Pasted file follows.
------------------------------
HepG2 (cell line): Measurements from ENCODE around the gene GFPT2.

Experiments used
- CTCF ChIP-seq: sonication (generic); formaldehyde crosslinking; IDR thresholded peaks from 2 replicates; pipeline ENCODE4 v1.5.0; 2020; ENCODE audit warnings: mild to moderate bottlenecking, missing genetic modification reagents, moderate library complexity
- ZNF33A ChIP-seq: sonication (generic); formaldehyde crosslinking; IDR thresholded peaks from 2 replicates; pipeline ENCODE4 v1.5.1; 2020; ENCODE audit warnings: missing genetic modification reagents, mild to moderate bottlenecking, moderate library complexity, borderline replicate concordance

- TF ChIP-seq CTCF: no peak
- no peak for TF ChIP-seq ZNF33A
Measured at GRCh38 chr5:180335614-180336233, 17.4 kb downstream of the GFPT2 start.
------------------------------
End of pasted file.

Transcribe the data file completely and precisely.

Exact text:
HepG2 (cell line): Measurements from ENCODE around the gene GFPT2.

Experiments used
- CTCF ChIP-seq: sonication (generic); formaldehyde crosslinking; IDR thresholded peaks from 2 replicates; pipeline ENCODE4 v1.5.0; 2020; ENCODE audit warnings: mild to moderate bottlenecking, missing genetic modification reagents, moderate library complexity
- ZNF33A ChIP-seq: sonication (generic); formaldehyde crosslinking; IDR thresholded peaks from 2 replicates; pipeline ENCODE4 v1.5.1; 2020; ENCODE audit warnings: missing genetic modification reagents, mild to moderate bottlenecking, moderate library complexity, borderline replicate concordance

- TF ChIP-seq CTCF: no peak
- no peak for TF ChIP-seq ZNF33A
Measured at GRCh38 chr5:180335614-180336233, 17.4 kb downstream of the GFPT2 start.